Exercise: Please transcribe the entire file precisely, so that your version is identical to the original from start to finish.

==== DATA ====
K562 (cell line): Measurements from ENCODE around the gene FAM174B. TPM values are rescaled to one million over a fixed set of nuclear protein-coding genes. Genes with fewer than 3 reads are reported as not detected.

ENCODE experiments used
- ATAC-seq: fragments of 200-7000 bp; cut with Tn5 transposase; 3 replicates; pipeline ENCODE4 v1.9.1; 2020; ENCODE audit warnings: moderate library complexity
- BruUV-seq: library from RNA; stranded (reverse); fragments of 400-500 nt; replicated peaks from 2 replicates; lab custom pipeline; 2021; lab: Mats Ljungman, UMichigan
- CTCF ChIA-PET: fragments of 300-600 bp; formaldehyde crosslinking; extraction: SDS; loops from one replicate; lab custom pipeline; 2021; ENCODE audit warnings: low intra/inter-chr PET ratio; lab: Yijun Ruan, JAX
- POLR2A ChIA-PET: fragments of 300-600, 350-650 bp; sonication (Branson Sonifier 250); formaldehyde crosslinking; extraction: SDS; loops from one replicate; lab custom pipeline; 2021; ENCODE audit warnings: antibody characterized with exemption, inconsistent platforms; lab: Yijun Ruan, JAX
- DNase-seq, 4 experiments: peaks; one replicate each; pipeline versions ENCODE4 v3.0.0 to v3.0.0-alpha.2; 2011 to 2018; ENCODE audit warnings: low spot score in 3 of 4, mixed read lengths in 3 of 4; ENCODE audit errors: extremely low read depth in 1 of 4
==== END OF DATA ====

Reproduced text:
K562 (cell line): Measurements from ENCODE around the gene FAM174B. TPM values are rescaled to one million over a fixed set of nuclear protein-coding genes. Genes with fewer than 3 reads are reported as not detected.

ENCODE experiments used
- ATAC-seq: fragments of 200-7000 bp; cut with Tn5 transposase; 3 replicates; pipeline ENCODE4 v1.9.1; 2020; ENCODE audit warnings: moderate library complexity
- BruUV-seq: library from RNA; stranded (reverse); fragments of 400-500 nt; replicated peaks from 2 replicates; lab custom pipeline; 2021; lab: Mats Ljungman, UMichigan
- CTCF ChIA-PET: fragments of 300-600 bp; formaldehyde crosslinking; extraction: SDS; loops from one replicate; lab custom pipeline; 2021; ENCODE audit warnings: low intra/inter-chr PET ratio; lab: Yijun Ruan, JAX
- POLR2A ChIA-PET: fragments of 300-600, 350-650 bp; sonication (Branson Sonifier 250); formaldehyde crosslinking; extraction: SDS; loops from one replicate; lab custom pipeline; 2021; ENCODE audit warnings: antibody characterized with exemption, inconsistent platforms; lab: Yijun Ruan, JAX
- DNase-seq, 4 experiments: peaks; one replicate each; pipeline versions ENCODE4 v3.0.0 to v3.0.0-alpha.2; 2011 to 2018; ENCODE audit warnings: low spot score in 3 of 4, mixed read lengths in 3 of 4; ENCODE audit errors: extremely low read depth in 1 of 4